British Land, one of the UK’s biggest REITs with an overall portfolio valued at £11.2 billion ($14.21 billion; €9.90 billion), has been trading at a notable discount to its net asset value since the onset of the coronavirus crisis. As of June 1, the company traded at a 36 percent discount to its NAV of £6.40 per share.
Such a discount did not pass unnoticed by private real estate’s higher risk and return investment managers, as illustrated when Toronto-based sector giant Brookfield Asset Management acquired a 7 percent position for £264 million on May 28.
Brookfield’s investment has led market executives to ponder the possibility of a takeover of the London-based REIT at a later stage.
PERE heard how REIT buyers normally split into two categories: those looking to acquire a company’s underlying real estate and those looking to buy the full company. If Brookfield is to pursue a full takeover, which category it would fit into is currently a topic of debate.
Cedrik Lachance, global head of REIT research at London-based advisory and research firm Green Street Advisors, said, “What Brookfield is seeing here is a company trading at a big discount to its net asset value and [it] might have the ability to acquire the company at some discount to this asset value.”
Both the exposure and location of British Land’s office and retail portfolios in London, as well as its Canada Water mixed-use development scheme, would be of great appeal to Brookfield, according to Lachance.
However, the fact that British Land makes for a compelling investment proposition for Brookfield does not mean it is going to happen, warned the REIT specialist. “We think there is a 30 percent probability that Brookfield takes over British Land in an 18-month timeframe,” he added.
To make a first investment in a listed company, with the idea of pursuing a future takeover, would not be the best way to proceed, said Lachance. “The fact that people are now speculating on the subject would make the share price of British Land go higher and change the basis of discussions between the target company and the acquirer. It is better to be unseen in your original position.”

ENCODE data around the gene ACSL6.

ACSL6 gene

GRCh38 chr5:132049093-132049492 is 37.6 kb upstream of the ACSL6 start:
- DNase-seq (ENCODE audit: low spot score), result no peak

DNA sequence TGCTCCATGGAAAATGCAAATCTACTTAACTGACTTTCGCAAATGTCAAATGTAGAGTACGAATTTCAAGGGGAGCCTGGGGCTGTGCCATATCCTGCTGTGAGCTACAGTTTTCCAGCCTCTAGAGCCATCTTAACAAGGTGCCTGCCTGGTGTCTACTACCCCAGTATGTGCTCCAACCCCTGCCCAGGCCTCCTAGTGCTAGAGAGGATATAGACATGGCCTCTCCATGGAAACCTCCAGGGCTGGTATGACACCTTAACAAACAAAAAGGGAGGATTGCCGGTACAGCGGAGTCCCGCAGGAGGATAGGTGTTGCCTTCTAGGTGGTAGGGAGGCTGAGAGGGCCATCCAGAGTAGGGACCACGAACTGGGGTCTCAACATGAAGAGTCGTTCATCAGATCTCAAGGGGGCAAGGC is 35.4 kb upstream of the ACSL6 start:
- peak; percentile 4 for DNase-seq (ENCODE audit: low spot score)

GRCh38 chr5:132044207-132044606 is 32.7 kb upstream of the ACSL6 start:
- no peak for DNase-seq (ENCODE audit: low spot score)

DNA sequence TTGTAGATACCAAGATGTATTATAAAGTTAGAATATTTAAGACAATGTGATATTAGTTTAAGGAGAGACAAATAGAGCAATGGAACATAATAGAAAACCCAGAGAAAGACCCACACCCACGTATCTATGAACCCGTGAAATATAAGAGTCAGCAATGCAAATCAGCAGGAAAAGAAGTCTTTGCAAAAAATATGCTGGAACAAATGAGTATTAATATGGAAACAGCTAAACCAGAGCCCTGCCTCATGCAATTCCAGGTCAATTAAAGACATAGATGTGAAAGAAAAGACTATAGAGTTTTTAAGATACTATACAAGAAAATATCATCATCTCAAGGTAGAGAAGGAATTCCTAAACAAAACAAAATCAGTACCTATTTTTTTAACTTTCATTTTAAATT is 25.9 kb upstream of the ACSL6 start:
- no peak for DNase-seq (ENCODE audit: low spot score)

Nevertheless, Brookfield is no stranger to investing into the real estate via the public equities market. In its Q1 2020 shareholders letter, Brookfield reported it had deployed approximately $2 billion of capital into listed positions during the first quarter of the year, “including toehold positions in the shares of several companies that we feel, like ours, are being significantly undervalued in the current market environment.”
Brookfield and British Land declined to comment on the deal. However, Zachary Vaughan, managing director and head of Europe at Brookfield, told PERE: “We have somewhat shifted our focus to the public markets very selectively, executing positions in all our businesses – real estate, infrastructure, renewable power and private equity. In all cases, we look for high-quality assets that trade at a significant discount to their intrinsic value and where we can identify growth opportunities.“
It is unclear whether Brookfield has bought the stake to make profit from what it believes are underpriced shares, or if it is the prelude to a potential acquisition. However, if the takeover finally occurred, Brookfield would buy British Land at a takeout price of around £5.50 a share, according to Green Street Advisors’ predictions.
It would also bring some clarity to the pricings of retail and office sectors. “If the takeover were to be made, it would create a big price signal that could spur the public market to have a more positive view on the appropriate share price for other UK owners of office and/or retail properties.”
In its full-year results, British Land announced it had downgraded the value of its retail portfolio 26 percent to £3.9 billion. In contrast, the company said it had risen the value of its London office portfolio 2 percent to £6.8 billion.